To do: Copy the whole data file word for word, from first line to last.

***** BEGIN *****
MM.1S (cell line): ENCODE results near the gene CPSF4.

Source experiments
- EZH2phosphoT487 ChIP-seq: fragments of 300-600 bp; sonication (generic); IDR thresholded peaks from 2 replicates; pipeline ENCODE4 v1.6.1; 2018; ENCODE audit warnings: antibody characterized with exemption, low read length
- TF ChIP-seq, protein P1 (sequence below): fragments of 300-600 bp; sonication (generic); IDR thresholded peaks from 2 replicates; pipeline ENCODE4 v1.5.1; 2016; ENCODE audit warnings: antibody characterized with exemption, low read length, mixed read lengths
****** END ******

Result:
MM.1S (cell line): ENCODE results near the gene CPSF4.

Source experiments
- EZH2phosphoT487 ChIP-seq: fragments of 300-600 bp; sonication (generic); IDR thresholded peaks from 2 replicates; pipeline ENCODE4 v1.6.1; 2018; ENCODE audit warnings: antibody characterized with exemption, low read length
- TF ChIP-seq, protein P1 (sequence below): fragments of 300-600 bp; sonication (generic); IDR thresholded peaks from 2 replicates; pipeline ENCODE4 v1.5.1; 2016; ENCODE audit warnings: antibody characterized with exemption, low read length, mixed read lengths